If you’re considering becoming an official the first thing you need to figure out is what kind of official you want to be. Since we are in the MCWSA, you’re most likely looking at becoming an assistant judge, scorer, driver or safety official. This guide will hopefully help to explain the positions as well as how to get involved in them.
You can become an assistant judge in one or all of the three events in collegiate water skiing. Below is a breakdown of what judging each event looks like.
- A slalom judge is in charge of deciding how many buoys a skier went around and whether or not the skier went through the gates. They also have an understanding of how the mini course works and is called. The judge in the boat also reports the boat times to scoring and knows how that can affect the skier’s pass.
- A trick judge knows what each trick is and can call them out as a skier is performing as well as whether or not they receive credit for them.
- A jump judge either rides in the boat to check speeds, observe the boat path and alone determine if the skier lands and skis away in skiing position without falling. Jump judges may also work the video system to determine how far a jumper went.
You can become an assistant scorer in one or all of the three events in collegiate water skiing. Below is a breakdown of what each event’s scoring looks like.
- A slalom scorer is in charge of recording the scores the judges’ report and confirming if boat times are in tolerance per speed.
- A trick scorer consolidates the judges’ calls and records the tricks in the computer.
- A jump scorer records if the boat times are in tolerance per speed and distance of the jump.
Becoming an assistant driver requires understanding and experience of boat paths that each of the three events takes. Extensive experience is required to know how to drive beginner and expert skiers as well as navigate turn islands. A driver must know how a boat is supposed to operate on a lake and know where to drive and where to stay away from. If you have never driven on a specific lake before, it is imperative that you ask the chief driver to take you in a boat and drive the lake before you start pulling skiers.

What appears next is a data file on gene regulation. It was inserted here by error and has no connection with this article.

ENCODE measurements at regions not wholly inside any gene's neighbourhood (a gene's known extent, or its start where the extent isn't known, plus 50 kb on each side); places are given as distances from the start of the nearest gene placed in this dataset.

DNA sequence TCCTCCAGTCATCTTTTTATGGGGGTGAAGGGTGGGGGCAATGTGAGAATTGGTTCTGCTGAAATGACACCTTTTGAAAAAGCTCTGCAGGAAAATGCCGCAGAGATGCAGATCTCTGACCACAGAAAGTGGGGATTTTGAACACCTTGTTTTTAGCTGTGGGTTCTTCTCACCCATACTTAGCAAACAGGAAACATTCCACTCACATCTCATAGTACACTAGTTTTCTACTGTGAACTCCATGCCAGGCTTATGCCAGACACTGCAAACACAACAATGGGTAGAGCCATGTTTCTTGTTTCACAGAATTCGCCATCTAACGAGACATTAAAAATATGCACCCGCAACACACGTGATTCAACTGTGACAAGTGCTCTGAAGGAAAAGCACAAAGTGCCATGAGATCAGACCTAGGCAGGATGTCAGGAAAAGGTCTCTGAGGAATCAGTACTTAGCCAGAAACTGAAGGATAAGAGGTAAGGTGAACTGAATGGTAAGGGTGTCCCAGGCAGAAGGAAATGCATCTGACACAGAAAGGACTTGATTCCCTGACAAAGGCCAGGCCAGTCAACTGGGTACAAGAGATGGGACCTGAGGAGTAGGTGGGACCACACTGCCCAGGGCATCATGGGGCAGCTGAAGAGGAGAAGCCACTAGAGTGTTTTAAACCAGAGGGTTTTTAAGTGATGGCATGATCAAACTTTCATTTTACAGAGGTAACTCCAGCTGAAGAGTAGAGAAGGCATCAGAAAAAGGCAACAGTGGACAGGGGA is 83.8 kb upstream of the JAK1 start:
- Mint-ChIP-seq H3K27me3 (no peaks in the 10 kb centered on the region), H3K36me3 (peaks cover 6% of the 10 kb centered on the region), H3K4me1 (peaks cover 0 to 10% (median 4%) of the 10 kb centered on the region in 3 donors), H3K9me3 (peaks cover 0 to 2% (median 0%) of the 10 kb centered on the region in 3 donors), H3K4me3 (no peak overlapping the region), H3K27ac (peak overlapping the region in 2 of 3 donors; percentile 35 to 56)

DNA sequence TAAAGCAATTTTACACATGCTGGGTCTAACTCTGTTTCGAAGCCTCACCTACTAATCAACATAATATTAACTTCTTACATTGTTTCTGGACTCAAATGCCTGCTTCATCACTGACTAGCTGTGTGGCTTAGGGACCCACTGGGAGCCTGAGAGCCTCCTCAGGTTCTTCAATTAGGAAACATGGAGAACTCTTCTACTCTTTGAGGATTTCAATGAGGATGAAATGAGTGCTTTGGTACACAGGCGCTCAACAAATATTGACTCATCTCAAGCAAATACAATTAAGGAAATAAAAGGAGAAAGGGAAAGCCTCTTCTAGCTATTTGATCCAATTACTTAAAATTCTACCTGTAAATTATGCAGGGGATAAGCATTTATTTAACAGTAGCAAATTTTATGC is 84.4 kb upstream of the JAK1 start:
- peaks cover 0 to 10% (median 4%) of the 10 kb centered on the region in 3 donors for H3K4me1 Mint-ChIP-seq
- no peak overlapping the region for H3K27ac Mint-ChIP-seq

The driver must always be aware of where the skier is at all times. They must have a knowledge of boat settings (speed, pull type, boat path, jump letter) and why a skier would opt for one over the other. Driver has an understanding of how to dock, fuel, and trailer a boat, as that is when damage will most likely occur and mistakes can be made. This comes into play when driving a different boat company than you might be accustomed (Nautique props spin the opposite direction than MasterCraft and Malibu).
- Slalom: Have the knowledge of the course, boat, and boat times per speed and line length. Know how to set/spin around the island correctly at the end of a pass to ensure skier is safe and will have minimal waves for their return pass. Driver has good understanding of skier skill level and can pull any skier from 19mph long line to 36mph 32 off.